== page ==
The Vegetable Patch Takes Shape

Last year our spring was lovely and warm – and extremely dry. Lovely for working outdoors, but far too dry to dig over a new vegetable garden. So it got postponed.

This April I optimistically marked out the spot where the vegetable beds will be. There will be four beds within the marked area with wooden frames around them. ItΒ is an open space and gets lots of sunshine. And is also not too far from our water supply on the north side of the house.Β Here you can just about make out the yellow poles marking the corners.

I had been planning this for months, but the weather hadn’t been on our side again… too damp this time! Then finally it was perfect weather at the end of April and we were able to mow. Then my Man of Many Talents got out his trusty tractor and tilled over the area for me. πŸ˜„


Thank goodness I didn’t have to do it all by hand! There were some very large stones in the ground.

And after some raking and weeding it started to take shape….

Viewed from the top of the Herb Bed

Then it rained…. and rained and blew and rained again… So we got to work on the wooden frames in the meantime. Now, I don’t know what the situation is in your part of the world, but finding good and affordable wood is not easy here at the moment. Everyone is doing DIY projects and the supply chains have been messed up. My Man of Many Talents got some spruce planks, but the quality is not brilliant and it was a matter of either that or ‘wait and see’. But for the purpose I am sure it will be fine.

He cut it to the right lengths – four times 3m x 1m – and we assembled the frames. Then I sanded down some of the rough edges and oiled the whole construction with linseed oil.

The finished structures were carried to the bed and I spent the rest of the day shovelling soil around to level it up and get rid of weeds. And the supports for the beans and cucumber were put in.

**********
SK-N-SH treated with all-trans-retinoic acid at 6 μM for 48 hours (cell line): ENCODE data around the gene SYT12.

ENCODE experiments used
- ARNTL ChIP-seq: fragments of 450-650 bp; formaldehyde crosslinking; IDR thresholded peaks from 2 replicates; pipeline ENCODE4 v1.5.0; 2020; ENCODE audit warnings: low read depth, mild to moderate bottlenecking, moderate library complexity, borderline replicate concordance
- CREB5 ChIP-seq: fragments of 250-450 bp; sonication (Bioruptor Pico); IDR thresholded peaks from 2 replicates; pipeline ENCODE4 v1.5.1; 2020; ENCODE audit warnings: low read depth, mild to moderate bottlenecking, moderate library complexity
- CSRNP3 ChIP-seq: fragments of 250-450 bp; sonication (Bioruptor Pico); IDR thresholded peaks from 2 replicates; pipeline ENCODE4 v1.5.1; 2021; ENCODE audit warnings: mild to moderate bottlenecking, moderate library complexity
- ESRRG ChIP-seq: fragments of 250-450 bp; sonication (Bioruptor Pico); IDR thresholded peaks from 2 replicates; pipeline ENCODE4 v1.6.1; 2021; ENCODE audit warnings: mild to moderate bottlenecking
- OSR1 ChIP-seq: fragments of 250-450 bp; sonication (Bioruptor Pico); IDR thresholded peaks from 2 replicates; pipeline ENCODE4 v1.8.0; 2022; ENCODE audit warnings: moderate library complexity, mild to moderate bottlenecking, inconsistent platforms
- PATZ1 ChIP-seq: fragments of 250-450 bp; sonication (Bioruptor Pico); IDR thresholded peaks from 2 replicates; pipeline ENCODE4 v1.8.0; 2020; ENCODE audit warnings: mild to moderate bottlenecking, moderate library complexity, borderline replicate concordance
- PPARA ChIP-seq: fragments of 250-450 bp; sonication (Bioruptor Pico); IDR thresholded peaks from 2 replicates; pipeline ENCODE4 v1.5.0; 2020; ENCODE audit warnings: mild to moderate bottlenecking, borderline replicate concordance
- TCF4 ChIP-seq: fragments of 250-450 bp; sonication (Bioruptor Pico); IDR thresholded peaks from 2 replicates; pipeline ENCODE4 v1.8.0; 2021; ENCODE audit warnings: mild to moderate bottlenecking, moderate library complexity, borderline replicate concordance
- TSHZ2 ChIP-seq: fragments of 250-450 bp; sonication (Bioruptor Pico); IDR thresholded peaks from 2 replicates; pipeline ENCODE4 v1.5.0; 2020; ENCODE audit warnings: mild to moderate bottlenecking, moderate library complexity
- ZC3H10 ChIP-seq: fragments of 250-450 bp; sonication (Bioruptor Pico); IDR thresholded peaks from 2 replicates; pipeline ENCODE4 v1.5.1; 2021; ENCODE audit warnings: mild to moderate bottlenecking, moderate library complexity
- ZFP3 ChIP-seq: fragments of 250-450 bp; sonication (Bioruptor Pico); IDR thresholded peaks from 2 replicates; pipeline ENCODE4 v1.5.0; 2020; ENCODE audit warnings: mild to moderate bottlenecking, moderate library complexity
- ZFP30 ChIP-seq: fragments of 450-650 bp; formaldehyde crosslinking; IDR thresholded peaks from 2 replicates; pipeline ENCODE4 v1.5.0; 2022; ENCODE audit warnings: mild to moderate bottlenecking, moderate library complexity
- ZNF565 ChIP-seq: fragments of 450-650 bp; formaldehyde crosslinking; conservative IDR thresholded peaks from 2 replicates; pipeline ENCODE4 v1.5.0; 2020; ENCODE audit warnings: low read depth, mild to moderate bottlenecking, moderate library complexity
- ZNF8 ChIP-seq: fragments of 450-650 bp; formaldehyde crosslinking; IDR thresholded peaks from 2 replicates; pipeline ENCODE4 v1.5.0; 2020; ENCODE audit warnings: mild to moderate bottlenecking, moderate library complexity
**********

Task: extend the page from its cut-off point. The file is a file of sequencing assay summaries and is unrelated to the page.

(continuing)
A day later planting began. I have sown runner beans and soya beans, chard, salad leaves, and put in some small strawberry plants and kohlrabi (very well known in Germany). This will be a new adventure, as I have only ever grown vegetables in pots and containers up to now.

So, now you can see why I have not been blogging much recently… this took a lot of time and energy! But the final stages will hopefully be completed in the coming week… mulching around the beds, and also planting the zucchini, butternut and cucumber plants I have grown from seed. I will keep a record here of how things develop. (Both the failures and successes!) I know many of my readers are far more experienced in growing vegetables, so I will be glad of any tips along the way!

Have a great weekend and Happy Gardening!

 

48 thoughts on “The Vegetable Patch Takes Shape

    • Thank you. I am quite pleased with the look of it. Let’s see if I can grow anything without the wildlife getting to it first! πŸ˜‰

  1. They look amazing. Great job. So envious of your flat land. We have a gradient on our field and every small job feels an engineering feat to get things looking level.

    Do you have rabbits or deer to contend with?

    • Haha! It is deceptive. It is on a slope, like the rest of the garden! My obelisks all look lopsided, but I don’t really mind it as our old garden was just the same. We have hares to contend with… apparently they like strawberries. And then there are the cabbage white butterflies and sparrows after the salad…. I have ordered some netting!

    • Hi Amelia. I have realised it really does pay to plan in advance… I have learned from mistakes made in my old garden, πŸ˜‰ But actually it is probablynever too late to change, unless trees are in the way of course.

  2. How exciting Cathy! Good luck and happy growing. I imagine that you will have to do more watering than me so it’s good that they are not far from where you can get water. Nothing beats the taste of home grown and freshly picked vegetables.The beds look sturdily constructed and you have got a decent gaps round them which makes it easier for picking. I’ve downsized my allotment this year for two raised beds and hopefully room still for a third for vegetable growing πŸ˜„

    • I haven’t had to water much yet Anna as we have had two days of solid rain and have also been getting April showers at regular intervals! But the nearby hosepipe connection will be a blessing in summer. I am particularly excited about growing cucumbers as I have never done so before. πŸ˜ƒ I think this might be a good size veg patch for the two of us and my Man of Many Talents has made two big beds for his potatoes and allowed me to start off a rhubarb patch at the end of one too! πŸ˜ƒ

    • I am looking foward to harvesting my own cucumbers. And runner beans too – my Dad used to have rows and rows of them when I was young and we ate them almost daily for weeks on end. πŸ˜ƒ

  3. Looks fab, and that’s a good size for the beds – if I could change something with my raised bed I would make it narrower as it’s hard to reach the middle, mine’s 2 metres wide. You could always put a nice picket fence around the whole area to keep the hares out – would that keep them out? Best of luck with your veg growing!